The Linux Builder (dbg-shlib) compiles Chrome using shared libraries instead of static libraries. Many Linux developers use this setup, since linking is much faster and allows for quicker code/compile/debug cycles. This bot ensures that you don't accidentally break compilation for them.
You can think of static libraries as a ZIP archive containing all compiled object files. When linking using static libraries, the linker picks exactly those symbols from the object files it needs to satisfy all dependencies. Shared libraries on the other hand are more like executables containing all symbols from the object files. With this, it's easy to understand why linking shared libraries fails while linking static libraries still works (note that it might also happen that you can link with shared libraries, but not with static libraries. In that case, you'll first get an error when you try to run the resulting executable):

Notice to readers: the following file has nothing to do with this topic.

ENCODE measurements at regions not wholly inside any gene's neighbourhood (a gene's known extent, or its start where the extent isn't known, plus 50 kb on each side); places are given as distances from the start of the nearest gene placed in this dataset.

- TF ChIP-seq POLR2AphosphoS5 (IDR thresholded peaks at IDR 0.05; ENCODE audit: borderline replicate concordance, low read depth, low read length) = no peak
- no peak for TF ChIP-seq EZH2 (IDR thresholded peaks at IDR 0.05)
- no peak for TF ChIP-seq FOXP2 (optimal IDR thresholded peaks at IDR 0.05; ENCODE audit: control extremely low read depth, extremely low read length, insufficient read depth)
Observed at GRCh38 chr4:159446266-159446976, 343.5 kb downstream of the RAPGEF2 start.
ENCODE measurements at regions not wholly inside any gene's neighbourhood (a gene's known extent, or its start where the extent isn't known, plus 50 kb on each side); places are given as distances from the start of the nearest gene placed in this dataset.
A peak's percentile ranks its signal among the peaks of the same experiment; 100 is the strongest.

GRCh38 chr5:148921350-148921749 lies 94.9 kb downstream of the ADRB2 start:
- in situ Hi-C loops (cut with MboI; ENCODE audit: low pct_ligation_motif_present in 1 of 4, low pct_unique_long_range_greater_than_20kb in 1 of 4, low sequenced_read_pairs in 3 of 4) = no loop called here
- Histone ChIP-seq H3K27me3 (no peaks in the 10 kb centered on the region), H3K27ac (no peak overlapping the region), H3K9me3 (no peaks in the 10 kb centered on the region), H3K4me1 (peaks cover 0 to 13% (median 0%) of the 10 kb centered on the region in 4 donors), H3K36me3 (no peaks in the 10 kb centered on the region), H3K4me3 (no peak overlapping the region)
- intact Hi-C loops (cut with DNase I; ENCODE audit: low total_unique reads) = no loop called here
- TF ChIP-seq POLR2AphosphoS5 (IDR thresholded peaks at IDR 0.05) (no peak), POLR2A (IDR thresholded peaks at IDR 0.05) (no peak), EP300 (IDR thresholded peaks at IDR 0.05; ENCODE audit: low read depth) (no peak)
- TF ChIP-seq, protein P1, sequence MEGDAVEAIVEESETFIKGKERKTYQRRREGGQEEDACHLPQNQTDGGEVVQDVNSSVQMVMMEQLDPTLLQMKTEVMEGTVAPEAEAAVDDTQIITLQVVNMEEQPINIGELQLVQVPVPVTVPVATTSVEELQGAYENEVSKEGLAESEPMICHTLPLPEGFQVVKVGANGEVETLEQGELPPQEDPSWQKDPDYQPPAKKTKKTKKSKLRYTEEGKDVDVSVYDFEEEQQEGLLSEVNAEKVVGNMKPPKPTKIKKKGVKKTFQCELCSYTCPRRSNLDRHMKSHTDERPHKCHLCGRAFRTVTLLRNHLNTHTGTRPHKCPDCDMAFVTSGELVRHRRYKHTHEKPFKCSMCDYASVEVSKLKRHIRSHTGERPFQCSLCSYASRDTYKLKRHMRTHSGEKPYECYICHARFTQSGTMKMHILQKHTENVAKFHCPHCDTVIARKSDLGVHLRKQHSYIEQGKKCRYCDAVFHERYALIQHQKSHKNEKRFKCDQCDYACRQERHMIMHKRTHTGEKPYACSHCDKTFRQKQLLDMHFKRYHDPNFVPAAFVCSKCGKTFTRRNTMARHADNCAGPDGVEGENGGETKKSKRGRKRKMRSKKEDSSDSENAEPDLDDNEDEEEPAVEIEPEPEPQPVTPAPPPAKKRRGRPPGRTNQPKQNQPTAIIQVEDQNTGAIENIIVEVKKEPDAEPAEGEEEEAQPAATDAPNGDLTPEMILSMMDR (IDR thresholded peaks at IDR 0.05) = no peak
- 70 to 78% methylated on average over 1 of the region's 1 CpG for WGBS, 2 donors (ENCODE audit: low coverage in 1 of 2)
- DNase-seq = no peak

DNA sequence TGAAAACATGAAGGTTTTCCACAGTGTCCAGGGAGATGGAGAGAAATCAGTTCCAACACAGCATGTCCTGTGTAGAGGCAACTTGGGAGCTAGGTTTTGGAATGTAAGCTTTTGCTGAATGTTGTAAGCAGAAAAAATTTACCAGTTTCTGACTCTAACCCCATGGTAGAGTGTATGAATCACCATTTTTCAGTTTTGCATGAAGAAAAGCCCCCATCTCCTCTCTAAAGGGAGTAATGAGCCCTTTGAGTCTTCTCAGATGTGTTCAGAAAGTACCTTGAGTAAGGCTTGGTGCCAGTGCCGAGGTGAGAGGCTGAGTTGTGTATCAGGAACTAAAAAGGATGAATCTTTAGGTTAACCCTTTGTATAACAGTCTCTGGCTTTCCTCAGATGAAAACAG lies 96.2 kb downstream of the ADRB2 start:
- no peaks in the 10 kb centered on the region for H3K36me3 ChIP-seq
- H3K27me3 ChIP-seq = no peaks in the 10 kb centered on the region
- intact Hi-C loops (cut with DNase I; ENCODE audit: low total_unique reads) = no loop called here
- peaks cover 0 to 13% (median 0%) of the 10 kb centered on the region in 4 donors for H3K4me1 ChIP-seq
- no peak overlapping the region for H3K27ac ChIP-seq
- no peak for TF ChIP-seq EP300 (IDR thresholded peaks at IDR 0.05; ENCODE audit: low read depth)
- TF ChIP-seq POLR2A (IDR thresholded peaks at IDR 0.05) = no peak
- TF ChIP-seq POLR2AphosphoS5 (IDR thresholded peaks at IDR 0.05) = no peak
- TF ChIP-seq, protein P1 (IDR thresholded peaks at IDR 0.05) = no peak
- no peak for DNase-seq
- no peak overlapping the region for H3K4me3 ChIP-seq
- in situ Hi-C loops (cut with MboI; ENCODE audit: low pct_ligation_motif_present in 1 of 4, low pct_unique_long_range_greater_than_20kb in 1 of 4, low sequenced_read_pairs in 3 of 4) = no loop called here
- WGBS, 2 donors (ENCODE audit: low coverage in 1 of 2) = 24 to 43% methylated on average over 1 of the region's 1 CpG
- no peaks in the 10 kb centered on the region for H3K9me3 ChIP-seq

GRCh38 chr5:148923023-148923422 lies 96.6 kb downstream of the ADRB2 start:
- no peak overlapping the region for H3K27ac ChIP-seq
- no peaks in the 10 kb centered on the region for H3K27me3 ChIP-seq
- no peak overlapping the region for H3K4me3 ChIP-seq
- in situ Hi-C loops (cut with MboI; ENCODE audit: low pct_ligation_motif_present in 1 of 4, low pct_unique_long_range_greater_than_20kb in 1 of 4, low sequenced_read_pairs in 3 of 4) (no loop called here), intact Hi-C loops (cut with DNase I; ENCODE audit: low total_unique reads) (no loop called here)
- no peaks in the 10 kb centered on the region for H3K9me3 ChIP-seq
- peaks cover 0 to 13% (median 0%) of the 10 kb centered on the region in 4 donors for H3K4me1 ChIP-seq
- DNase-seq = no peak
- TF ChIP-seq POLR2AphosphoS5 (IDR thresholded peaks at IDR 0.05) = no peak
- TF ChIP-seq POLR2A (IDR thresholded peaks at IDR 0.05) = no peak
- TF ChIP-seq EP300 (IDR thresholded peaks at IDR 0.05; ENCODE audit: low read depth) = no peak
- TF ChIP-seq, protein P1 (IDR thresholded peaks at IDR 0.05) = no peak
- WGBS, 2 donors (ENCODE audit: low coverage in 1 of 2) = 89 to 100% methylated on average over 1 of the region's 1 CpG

Add the missing symbols, e.g. remove the class or add an empty method body.
If your CL changes a file in base/ to include a header from chrome/browser, and the header includes a virtual class definition which is, however, not used in your CL, static linking works again, while dynamic linking will fail to create the vtable for that class. The methods for that class are defined somewhere in chrome/browser. But since base does not depend on browser, those methods are not available when linking base, and the dynamic linker will fail.
Either make base depend on browser (no, you don't want that), or don't include headers from chrome/browser in base/.
Assuming you have already have all sources checked out, run:
rm -rf out